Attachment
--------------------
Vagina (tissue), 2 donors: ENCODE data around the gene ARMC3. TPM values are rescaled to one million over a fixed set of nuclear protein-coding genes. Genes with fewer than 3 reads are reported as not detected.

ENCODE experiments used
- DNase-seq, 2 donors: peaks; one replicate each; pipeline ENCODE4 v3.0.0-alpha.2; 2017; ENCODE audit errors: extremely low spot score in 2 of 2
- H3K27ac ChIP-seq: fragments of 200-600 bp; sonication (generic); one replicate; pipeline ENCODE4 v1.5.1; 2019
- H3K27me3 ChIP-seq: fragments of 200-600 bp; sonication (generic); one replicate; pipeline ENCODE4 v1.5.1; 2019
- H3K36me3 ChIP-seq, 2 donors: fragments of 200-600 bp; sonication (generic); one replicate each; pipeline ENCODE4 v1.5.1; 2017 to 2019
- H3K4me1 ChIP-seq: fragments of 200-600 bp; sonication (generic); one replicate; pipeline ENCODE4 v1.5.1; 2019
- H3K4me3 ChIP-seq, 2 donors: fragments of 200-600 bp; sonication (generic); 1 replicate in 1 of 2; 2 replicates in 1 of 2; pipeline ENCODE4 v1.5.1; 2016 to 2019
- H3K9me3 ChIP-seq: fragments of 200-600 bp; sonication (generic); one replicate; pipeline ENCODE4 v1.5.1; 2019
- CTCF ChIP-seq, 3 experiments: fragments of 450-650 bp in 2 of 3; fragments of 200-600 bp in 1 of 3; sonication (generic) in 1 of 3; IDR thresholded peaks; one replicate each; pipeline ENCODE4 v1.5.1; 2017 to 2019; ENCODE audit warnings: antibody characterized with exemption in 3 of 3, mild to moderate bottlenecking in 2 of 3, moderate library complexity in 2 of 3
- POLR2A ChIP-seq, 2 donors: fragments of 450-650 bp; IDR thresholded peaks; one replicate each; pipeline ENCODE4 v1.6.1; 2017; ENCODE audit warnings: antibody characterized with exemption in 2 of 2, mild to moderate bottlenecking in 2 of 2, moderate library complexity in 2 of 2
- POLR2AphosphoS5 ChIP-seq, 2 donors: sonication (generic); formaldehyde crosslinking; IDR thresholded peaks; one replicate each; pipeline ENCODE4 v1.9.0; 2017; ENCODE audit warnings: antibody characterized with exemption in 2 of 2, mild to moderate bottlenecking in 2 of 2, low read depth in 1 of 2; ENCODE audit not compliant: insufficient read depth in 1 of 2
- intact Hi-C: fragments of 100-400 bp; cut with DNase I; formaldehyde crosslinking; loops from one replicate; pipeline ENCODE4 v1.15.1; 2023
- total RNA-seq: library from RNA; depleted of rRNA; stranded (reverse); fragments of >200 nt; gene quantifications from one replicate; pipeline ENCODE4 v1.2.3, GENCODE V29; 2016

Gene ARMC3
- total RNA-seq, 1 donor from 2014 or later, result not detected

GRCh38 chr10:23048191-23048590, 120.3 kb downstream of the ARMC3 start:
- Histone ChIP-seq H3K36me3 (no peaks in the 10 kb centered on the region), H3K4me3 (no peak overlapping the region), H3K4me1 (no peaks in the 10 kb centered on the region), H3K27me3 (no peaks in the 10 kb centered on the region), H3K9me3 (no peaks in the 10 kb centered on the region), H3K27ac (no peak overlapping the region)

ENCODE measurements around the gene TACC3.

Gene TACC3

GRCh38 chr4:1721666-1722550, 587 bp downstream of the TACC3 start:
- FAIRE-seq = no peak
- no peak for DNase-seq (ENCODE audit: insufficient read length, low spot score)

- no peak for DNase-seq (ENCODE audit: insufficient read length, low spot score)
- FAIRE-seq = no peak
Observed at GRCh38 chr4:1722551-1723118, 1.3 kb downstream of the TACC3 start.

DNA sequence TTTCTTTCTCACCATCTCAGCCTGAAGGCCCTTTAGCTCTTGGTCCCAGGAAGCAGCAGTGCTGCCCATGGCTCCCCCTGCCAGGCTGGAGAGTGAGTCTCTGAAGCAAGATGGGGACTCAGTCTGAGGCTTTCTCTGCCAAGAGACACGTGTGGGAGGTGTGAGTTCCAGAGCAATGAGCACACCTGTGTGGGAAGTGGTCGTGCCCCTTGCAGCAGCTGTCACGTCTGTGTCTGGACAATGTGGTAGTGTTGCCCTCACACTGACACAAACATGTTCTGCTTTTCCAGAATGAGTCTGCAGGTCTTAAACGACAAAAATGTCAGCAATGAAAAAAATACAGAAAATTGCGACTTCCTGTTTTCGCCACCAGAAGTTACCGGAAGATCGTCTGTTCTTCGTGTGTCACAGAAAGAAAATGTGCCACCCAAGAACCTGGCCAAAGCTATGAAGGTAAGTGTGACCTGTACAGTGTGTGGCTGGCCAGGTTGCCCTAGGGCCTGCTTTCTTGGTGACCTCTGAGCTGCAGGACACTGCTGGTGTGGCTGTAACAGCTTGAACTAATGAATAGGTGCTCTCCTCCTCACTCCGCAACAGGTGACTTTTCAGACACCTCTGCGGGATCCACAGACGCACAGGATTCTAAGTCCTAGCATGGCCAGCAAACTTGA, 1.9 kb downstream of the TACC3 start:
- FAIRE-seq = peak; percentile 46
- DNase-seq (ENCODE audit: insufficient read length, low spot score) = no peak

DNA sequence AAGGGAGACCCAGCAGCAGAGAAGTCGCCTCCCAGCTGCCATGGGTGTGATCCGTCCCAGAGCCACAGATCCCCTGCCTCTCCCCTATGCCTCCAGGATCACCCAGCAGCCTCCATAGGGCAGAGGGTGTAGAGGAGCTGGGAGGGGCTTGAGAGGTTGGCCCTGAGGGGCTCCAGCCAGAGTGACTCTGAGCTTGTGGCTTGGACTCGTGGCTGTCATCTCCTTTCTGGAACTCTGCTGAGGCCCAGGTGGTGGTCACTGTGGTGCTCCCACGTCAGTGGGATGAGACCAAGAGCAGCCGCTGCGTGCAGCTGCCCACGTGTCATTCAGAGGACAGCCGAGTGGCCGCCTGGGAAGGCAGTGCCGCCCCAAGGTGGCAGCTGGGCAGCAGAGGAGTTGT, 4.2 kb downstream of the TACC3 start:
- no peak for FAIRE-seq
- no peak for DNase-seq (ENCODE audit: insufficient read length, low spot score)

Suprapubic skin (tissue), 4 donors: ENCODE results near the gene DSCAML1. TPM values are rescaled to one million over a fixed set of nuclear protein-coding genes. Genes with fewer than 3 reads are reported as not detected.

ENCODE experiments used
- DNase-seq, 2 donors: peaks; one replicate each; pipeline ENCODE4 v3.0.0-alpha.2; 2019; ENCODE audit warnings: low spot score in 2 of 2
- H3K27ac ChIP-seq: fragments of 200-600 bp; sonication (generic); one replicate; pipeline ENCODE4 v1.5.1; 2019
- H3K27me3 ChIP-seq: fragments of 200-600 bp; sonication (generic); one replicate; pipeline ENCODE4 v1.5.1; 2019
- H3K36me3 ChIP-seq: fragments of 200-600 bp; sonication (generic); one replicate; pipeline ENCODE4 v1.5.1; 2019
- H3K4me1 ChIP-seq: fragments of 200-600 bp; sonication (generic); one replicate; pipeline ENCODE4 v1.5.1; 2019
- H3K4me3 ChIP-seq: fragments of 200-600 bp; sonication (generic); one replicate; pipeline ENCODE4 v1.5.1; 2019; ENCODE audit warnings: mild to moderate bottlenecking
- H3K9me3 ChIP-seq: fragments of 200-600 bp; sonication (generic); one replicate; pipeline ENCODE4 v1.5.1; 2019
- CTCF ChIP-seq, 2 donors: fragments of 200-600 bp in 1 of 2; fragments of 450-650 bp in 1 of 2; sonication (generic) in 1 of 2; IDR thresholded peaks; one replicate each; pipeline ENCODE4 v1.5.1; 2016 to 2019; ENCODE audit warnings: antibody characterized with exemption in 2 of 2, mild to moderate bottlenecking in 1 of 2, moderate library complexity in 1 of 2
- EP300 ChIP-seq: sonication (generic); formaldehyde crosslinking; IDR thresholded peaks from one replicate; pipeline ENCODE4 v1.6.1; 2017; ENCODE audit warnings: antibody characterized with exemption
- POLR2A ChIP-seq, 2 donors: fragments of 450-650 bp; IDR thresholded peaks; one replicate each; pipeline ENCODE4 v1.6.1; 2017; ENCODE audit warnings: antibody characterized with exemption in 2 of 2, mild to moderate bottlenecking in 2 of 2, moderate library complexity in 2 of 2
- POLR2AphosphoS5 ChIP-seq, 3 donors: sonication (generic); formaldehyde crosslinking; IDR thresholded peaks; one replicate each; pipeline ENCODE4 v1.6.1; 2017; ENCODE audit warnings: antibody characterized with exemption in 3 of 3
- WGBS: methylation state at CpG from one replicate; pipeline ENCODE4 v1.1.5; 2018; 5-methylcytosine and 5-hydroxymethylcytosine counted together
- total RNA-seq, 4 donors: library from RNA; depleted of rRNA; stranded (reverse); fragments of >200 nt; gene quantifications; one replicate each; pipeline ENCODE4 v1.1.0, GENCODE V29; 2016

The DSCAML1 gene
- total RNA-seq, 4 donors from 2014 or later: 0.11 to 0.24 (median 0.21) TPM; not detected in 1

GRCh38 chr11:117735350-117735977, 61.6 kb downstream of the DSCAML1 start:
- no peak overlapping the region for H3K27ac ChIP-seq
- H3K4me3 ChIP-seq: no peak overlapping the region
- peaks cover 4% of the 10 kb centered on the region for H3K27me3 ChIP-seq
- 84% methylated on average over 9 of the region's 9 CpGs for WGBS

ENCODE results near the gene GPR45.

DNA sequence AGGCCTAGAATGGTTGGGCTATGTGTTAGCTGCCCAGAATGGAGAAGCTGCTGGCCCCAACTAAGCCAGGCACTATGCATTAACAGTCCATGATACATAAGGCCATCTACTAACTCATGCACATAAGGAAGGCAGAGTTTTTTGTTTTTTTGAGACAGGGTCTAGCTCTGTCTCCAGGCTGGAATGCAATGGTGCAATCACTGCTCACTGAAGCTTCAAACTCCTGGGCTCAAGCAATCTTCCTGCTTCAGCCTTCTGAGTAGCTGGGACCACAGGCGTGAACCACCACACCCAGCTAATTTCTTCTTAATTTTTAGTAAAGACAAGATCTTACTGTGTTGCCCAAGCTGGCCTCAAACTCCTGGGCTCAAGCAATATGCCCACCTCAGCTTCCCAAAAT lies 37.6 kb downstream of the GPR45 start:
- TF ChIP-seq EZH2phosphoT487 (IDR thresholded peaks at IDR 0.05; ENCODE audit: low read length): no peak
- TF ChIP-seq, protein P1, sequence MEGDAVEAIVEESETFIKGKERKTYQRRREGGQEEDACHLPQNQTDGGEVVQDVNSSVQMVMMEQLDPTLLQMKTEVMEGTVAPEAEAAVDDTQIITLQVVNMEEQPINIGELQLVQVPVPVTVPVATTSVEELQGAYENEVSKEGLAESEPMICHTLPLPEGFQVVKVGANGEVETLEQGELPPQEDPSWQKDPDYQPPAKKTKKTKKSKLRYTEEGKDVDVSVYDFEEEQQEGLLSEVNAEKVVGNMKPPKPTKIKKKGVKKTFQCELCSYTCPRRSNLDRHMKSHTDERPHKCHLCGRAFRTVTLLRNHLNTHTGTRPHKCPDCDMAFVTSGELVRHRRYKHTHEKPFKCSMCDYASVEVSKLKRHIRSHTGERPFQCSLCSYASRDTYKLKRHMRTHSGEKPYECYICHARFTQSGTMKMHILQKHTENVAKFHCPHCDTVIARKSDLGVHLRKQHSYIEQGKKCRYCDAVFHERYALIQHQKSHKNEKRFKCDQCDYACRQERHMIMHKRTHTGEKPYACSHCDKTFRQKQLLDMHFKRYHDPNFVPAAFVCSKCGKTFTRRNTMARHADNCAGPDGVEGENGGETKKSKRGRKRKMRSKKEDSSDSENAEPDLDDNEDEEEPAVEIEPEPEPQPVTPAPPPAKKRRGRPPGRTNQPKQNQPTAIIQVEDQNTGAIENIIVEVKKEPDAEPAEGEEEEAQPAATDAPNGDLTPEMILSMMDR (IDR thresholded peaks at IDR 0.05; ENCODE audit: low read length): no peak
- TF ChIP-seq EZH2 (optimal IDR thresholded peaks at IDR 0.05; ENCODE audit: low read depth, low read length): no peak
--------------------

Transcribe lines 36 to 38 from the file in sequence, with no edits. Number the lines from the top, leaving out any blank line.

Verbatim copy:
- H3K27ac ChIP-seq: fragments of 200-600 bp; sonication (generic); one replicate; pipeline ENCODE4 v1.5.1; 2019
- H3K27me3 ChIP-seq: fragments of 200-600 bp; sonication (generic); one replicate; pipeline ENCODE4 v1.5.1; 2019
- H3K36me3 ChIP-seq: fragments of 200-600 bp; sonication (generic); one replicate; pipeline ENCODE4 v1.5.1; 2019